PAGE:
I’m not sure if this counts as a “strategy”, but what has always been working for me is my warm up routine. No matter which class, my warm ups consistently get students ready for the day and engaged in the mathematics. In the past, my warm up routine looked like this. I’ve tweaked it this year and I will be tweaking it a little for next semester, as well, but it really still is working.

Monday: Mindset Moment – video where we reflect about mindset

Tuesday: Which One Doesn’t Belong

- Poll first with Plickers
- After seeing results, have students from each choice share their reasoning

Wednesday: Questions – every student in the class is called on to come up with a mathematical question about whatever has come up

- Funny story about this one as an aside (skip this bullet if you just want the tried and true warm ups): I teach a remedial Algebra I class that meets every day and some of my students sometimes say inappropriate things in class because they just have no filter and care very little about the consequences of what they say. Well one Wednesday, I had a couple of other adults in my room (social worker, history teacher, substitute teacher for another teacher) and the random image that comes up is this one. I was so so so so worried about what this could turn into but my students know (and make sure I know) that we work with what comes up first at random. So I let it stay there and was ready to be fired the next day, but my students really blew me away. Every one came up with an awesome and appropriate question that had nothing to do with the fact that six women were in their underwear. Questions like “What is the average height?”, “What is the difference between the height of Diane and Solveig?”, and even, “How many more hairs does Liz have than Nikki?” (from a student who said their question was stolen). The social worker came up to me after we were done and said she was very worried with how I would proceed with this one but she was impressed at how well these students handled it – she didn’t know if it would have been the same with these students even in a health class. 🙂

Thursday: Would You Rather

- Also done with Plickers, but give students 2 min to individually think/research on their Chromebooks.
- After seeing results, have students from both sides share their arguments and then poll the class again!

Friday: Estimation

- Give students 15 sec to think, ask for an under- and overestimate, very quick discussion about those
- Then, ask every student for their estimate and list them on the board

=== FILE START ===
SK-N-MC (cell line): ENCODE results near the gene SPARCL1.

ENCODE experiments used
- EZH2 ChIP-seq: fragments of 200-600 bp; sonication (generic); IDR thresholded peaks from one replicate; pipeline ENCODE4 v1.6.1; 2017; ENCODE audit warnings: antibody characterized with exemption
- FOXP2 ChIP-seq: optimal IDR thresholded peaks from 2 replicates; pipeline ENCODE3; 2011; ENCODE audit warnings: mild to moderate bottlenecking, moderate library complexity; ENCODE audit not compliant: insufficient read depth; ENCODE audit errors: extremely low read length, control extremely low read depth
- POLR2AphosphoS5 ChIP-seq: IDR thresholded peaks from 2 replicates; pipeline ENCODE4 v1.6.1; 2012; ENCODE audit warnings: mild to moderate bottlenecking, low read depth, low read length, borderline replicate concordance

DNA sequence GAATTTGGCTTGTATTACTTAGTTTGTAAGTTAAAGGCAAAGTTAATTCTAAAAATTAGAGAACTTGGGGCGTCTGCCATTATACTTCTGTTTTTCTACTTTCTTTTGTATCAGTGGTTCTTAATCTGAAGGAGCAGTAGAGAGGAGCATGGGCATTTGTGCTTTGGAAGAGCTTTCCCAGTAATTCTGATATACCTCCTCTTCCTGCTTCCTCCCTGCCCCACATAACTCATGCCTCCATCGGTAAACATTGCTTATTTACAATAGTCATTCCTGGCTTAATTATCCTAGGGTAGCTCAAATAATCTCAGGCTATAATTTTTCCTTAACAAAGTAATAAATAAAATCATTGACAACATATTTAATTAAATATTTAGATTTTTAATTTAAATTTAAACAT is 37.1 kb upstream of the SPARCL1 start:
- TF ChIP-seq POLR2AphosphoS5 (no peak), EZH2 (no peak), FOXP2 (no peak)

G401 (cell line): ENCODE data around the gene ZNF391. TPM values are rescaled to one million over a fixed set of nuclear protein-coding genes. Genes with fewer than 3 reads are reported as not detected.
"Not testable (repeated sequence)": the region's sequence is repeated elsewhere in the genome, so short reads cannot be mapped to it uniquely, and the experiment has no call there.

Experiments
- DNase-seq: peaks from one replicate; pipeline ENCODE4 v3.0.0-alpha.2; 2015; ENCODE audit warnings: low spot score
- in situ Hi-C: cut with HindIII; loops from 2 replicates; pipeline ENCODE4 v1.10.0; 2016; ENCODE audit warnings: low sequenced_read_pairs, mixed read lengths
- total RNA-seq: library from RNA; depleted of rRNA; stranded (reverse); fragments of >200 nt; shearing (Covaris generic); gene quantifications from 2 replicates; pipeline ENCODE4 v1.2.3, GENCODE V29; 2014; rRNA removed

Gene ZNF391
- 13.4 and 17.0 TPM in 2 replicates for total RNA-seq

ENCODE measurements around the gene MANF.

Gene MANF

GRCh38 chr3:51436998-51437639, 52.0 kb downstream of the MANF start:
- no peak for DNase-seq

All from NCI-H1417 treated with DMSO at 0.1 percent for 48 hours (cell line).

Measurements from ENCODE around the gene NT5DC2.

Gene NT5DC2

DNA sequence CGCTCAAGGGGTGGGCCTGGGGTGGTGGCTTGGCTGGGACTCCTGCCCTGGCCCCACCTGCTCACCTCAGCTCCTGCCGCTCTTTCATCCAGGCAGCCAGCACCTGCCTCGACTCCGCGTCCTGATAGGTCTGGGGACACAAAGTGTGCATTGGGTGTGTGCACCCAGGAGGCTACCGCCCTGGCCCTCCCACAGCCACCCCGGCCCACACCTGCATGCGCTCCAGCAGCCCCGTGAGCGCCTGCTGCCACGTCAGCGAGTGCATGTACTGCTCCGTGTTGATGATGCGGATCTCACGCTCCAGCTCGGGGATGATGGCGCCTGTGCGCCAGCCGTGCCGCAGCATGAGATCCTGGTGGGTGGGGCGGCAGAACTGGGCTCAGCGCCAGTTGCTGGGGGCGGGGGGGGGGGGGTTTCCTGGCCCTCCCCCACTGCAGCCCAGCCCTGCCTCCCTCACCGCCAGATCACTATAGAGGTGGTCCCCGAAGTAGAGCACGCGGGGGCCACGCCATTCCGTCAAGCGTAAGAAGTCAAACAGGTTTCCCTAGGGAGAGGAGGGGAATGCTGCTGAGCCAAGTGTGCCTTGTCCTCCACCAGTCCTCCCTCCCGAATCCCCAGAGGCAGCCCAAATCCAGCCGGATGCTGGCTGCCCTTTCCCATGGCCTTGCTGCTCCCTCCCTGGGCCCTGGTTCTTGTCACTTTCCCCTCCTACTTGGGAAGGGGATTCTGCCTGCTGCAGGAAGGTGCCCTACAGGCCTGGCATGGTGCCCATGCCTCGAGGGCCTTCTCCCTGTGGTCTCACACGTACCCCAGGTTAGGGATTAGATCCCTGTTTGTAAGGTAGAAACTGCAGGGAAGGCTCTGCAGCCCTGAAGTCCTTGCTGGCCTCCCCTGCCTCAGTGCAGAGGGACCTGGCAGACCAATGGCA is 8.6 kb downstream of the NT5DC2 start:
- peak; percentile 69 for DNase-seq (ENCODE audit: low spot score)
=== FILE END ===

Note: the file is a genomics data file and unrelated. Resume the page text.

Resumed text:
- See if anyone wants to change theirs at the end before showing the answer
- Do another one if there’s time (sequels are awesome)

These warm ups have still been great and I’m seeing engagement from students ranging from remedial Algebra I to Calculus!

I do want to tweak it a little bit, though. Since I’m on an A-B block, my students usually will see a full week’s worth of these in two weeks. I started with going through doing it where my A classes had the same warm up as my B classes, but I found it hard to make sure I was getting everything into the rotation (because of my lack of organization). However, I don’t like this day-of-the week thing because if there’s ever a day off of school, they’ll have the same days twice in a row. So I think that this semester I’m going to stay more organized and just go day by day with the warm ups and then try to add a few more in. I want to actually get rid of the Mindset Moment as a warm up and put it on days when I hand back assessments (which is still about every other week so the students won’t freak out – this is the one that has the least clear engagement and I know students are starting to not take these seriously as warm ups). I’m going to add in Visual Patterns, Set, Number/Dot Talks, anything else I see. I’m excited to see where this goes.

Man this could have been a whole (long) Start, Stop, Continue post, too!

Le changement vient, mes étudiants sont prêts.

I throughly enjoyed this post. I always do warm-ups, but I mostly have used ACT or End of Course questions, but I like how you have structured your warm-ups here. I am thinking about transitioning to this. Thanks so much for sharing!!!

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I think those are good warm ups, too. Anything to get the students thinking about math!

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[…] the month of May, I offered students the chance to submit their own Daily Warm Up. There were 14 school days in May before final exams and I received 15 from students! I only […]

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[…] This was my first post about warm ups. I’ve posted more about them here, here, here…or just go to the tag Warm […]

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